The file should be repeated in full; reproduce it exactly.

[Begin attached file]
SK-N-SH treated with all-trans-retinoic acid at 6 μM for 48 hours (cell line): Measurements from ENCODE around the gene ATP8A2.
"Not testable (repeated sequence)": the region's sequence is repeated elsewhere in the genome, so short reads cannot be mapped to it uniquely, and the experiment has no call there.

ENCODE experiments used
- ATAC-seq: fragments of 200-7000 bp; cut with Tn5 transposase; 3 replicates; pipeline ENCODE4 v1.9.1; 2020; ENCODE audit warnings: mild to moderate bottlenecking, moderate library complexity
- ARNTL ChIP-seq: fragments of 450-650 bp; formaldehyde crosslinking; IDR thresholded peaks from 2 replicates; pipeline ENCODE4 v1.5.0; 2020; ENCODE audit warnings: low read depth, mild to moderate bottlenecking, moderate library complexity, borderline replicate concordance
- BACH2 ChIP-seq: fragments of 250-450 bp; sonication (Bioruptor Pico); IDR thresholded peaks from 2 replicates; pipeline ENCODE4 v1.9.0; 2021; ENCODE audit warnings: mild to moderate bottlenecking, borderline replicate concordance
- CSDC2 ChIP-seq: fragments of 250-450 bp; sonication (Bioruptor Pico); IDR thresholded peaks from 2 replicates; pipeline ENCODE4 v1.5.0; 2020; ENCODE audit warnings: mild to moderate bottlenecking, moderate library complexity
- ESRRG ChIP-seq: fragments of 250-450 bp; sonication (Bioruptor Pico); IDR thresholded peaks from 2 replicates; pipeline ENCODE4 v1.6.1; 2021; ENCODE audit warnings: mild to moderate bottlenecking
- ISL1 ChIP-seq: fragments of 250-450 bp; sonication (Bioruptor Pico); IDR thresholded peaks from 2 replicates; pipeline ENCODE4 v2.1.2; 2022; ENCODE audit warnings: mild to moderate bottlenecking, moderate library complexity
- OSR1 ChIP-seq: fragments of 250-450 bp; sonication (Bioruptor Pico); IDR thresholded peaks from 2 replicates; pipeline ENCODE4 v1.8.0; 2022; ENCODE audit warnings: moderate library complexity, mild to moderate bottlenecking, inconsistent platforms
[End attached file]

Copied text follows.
SK-N-SH treated with all-trans-retinoic acid at 6 μM for 48 hours (cell line): Measurements from ENCODE around the gene ATP8A2.
"Not testable (repeated sequence)": the region's sequence is repeated elsewhere in the genome, so short reads cannot be mapped to it uniquely, and the experiment has no call there.

ENCODE experiments used
- ATAC-seq: fragments of 200-7000 bp; cut with Tn5 transposase; 3 replicates; pipeline ENCODE4 v1.9.1; 2020; ENCODE audit warnings: mild to moderate bottlenecking, moderate library complexity
- ARNTL ChIP-seq: fragments of 450-650 bp; formaldehyde crosslinking; IDR thresholded peaks from 2 replicates; pipeline ENCODE4 v1.5.0; 2020; ENCODE audit warnings: low read depth, mild to moderate bottlenecking, moderate library complexity, borderline replicate concordance
- BACH2 ChIP-seq: fragments of 250-450 bp; sonication (Bioruptor Pico); IDR thresholded peaks from 2 replicates; pipeline ENCODE4 v1.9.0; 2021; ENCODE audit warnings: mild to moderate bottlenecking, borderline replicate concordance
- CSDC2 ChIP-seq: fragments of 250-450 bp; sonication (Bioruptor Pico); IDR thresholded peaks from 2 replicates; pipeline ENCODE4 v1.5.0; 2020; ENCODE audit warnings: mild to moderate bottlenecking, moderate library complexity
- ESRRG ChIP-seq: fragments of 250-450 bp; sonication (Bioruptor Pico); IDR thresholded peaks from 2 replicates; pipeline ENCODE4 v1.6.1; 2021; ENCODE audit warnings: mild to moderate bottlenecking
- ISL1 ChIP-seq: fragments of 250-450 bp; sonication (Bioruptor Pico); IDR thresholded peaks from 2 replicates; pipeline ENCODE4 v2.1.2; 2022; ENCODE audit warnings: mild to moderate bottlenecking, moderate library complexity
- OSR1 ChIP-seq: fragments of 250-450 bp; sonication (Bioruptor Pico); IDR thresholded peaks from 2 replicates; pipeline ENCODE4 v1.8.0; 2022; ENCODE audit warnings: moderate library complexity, mild to moderate bottlenecking, inconsistent platforms